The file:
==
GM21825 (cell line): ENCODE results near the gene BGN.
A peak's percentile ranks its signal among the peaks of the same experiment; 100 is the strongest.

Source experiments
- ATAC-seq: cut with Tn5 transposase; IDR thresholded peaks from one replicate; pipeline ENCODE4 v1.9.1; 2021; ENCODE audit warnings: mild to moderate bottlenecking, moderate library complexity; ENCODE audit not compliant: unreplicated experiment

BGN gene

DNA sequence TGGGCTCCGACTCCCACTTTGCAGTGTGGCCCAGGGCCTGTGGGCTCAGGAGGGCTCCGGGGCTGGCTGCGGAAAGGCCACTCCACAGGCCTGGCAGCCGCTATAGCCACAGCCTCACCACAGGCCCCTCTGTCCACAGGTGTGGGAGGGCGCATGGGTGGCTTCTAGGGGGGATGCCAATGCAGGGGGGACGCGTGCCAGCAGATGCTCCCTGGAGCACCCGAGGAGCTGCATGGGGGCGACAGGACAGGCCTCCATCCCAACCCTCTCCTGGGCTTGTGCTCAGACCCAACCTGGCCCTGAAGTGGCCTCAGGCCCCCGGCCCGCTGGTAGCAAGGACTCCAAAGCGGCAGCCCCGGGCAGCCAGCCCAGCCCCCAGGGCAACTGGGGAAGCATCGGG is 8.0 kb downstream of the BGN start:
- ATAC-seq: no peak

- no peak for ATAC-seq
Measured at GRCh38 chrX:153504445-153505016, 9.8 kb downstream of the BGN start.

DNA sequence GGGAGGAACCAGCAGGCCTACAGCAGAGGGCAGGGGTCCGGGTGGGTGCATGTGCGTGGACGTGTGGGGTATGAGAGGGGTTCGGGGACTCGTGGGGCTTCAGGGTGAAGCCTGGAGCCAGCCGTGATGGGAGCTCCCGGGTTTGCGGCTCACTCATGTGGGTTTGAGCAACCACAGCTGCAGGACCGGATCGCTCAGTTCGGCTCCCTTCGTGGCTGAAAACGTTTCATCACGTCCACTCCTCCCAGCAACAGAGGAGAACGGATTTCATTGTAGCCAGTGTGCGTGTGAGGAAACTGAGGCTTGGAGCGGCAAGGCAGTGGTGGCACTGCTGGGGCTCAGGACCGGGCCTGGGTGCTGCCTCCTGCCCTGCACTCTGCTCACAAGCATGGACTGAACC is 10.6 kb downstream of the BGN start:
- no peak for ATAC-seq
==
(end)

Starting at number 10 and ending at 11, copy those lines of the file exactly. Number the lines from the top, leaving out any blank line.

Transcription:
DNA sequence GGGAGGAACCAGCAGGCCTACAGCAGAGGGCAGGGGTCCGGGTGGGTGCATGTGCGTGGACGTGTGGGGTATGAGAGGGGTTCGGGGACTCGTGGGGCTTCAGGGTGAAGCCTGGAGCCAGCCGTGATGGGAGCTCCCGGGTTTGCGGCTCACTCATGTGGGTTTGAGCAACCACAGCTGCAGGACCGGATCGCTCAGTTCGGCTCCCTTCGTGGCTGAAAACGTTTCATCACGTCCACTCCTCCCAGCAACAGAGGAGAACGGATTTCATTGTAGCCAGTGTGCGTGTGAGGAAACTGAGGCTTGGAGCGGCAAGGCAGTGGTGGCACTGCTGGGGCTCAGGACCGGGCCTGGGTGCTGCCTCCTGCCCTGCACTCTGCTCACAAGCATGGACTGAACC is 10.6 kb downstream of the BGN start:
- no peak for ATAC-seq